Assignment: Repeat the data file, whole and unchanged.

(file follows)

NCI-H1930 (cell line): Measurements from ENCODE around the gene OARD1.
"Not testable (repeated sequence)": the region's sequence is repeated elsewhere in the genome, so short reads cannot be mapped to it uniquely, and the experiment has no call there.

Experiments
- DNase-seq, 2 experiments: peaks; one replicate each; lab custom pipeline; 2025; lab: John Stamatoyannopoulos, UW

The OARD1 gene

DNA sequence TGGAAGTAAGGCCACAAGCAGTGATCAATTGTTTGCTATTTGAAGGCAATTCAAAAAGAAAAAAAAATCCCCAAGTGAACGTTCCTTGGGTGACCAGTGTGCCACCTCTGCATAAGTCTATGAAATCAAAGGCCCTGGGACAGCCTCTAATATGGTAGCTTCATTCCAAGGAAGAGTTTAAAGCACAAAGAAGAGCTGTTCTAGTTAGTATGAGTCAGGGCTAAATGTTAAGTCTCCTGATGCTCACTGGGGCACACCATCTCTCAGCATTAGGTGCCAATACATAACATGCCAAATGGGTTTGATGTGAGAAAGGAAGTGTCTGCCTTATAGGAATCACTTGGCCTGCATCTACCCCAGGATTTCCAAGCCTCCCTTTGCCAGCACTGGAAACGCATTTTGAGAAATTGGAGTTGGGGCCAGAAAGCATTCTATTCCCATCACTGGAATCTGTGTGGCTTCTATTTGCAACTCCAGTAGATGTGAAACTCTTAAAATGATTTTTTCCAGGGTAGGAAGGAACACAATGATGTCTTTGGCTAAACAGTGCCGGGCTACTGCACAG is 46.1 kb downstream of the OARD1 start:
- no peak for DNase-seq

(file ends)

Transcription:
NCI-H1930 (cell line): Measurements from ENCODE around the gene OARD1.
"Not testable (repeated sequence)": the region's sequence is repeated elsewhere in the genome, so short reads cannot be mapped to it uniquely, and the experiment has no call there.

Experiments
- DNase-seq, 2 experiments: peaks; one replicate each; lab custom pipeline; 2025; lab: John Stamatoyannopoulos, UW

The OARD1 gene

DNA sequence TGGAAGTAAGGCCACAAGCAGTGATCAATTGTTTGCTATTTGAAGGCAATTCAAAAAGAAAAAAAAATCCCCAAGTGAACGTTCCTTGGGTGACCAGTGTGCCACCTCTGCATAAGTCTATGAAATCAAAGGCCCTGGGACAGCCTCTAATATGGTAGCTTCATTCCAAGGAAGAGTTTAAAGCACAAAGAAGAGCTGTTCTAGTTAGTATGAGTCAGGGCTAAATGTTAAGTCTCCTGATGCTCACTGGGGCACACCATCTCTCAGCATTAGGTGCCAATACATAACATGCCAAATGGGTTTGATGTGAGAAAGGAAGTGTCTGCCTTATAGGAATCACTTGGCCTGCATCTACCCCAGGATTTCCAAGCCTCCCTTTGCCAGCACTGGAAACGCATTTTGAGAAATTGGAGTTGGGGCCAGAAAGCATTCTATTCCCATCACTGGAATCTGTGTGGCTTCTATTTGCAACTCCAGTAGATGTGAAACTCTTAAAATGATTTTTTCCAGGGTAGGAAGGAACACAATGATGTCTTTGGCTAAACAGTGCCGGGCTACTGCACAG is 46.1 kb downstream of the OARD1 start:
- no peak for DNase-seq